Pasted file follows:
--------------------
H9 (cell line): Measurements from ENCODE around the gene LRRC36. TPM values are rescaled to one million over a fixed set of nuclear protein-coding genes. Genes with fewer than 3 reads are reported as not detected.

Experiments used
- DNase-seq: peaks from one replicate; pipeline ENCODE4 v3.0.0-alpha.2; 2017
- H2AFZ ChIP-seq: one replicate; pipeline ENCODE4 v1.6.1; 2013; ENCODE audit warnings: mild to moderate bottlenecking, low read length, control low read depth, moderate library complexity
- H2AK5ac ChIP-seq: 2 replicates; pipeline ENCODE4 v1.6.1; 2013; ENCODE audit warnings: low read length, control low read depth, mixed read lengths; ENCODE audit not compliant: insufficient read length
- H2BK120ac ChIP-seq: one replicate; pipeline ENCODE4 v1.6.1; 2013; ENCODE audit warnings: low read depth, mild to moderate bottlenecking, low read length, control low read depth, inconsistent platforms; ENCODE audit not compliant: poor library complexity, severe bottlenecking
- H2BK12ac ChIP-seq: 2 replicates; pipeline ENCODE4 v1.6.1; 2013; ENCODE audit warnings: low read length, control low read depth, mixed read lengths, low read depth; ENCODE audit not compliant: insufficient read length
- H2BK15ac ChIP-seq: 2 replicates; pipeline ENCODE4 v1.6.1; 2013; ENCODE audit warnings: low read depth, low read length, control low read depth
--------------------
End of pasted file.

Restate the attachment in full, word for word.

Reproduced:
H9 (cell line): Measurements from ENCODE around the gene LRRC36. TPM values are rescaled to one million over a fixed set of nuclear protein-coding genes. Genes with fewer than 3 reads are reported as not detected.

Experiments used
- DNase-seq: peaks from one replicate; pipeline ENCODE4 v3.0.0-alpha.2; 2017
- H2AFZ ChIP-seq: one replicate; pipeline ENCODE4 v1.6.1; 2013; ENCODE audit warnings: mild to moderate bottlenecking, low read length, control low read depth, moderate library complexity
- H2AK5ac ChIP-seq: 2 replicates; pipeline ENCODE4 v1.6.1; 2013; ENCODE audit warnings: low read length, control low read depth, mixed read lengths; ENCODE audit not compliant: insufficient read length
- H2BK120ac ChIP-seq: one replicate; pipeline ENCODE4 v1.6.1; 2013; ENCODE audit warnings: low read depth, mild to moderate bottlenecking, low read length, control low read depth, inconsistent platforms; ENCODE audit not compliant: poor library complexity, severe bottlenecking
- H2BK12ac ChIP-seq: 2 replicates; pipeline ENCODE4 v1.6.1; 2013; ENCODE audit warnings: low read length, control low read depth, mixed read lengths, low read depth; ENCODE audit not compliant: insufficient read length
- H2BK15ac ChIP-seq: 2 replicates; pipeline ENCODE4 v1.6.1; 2013; ENCODE audit warnings: low read depth, low read length, control low read depth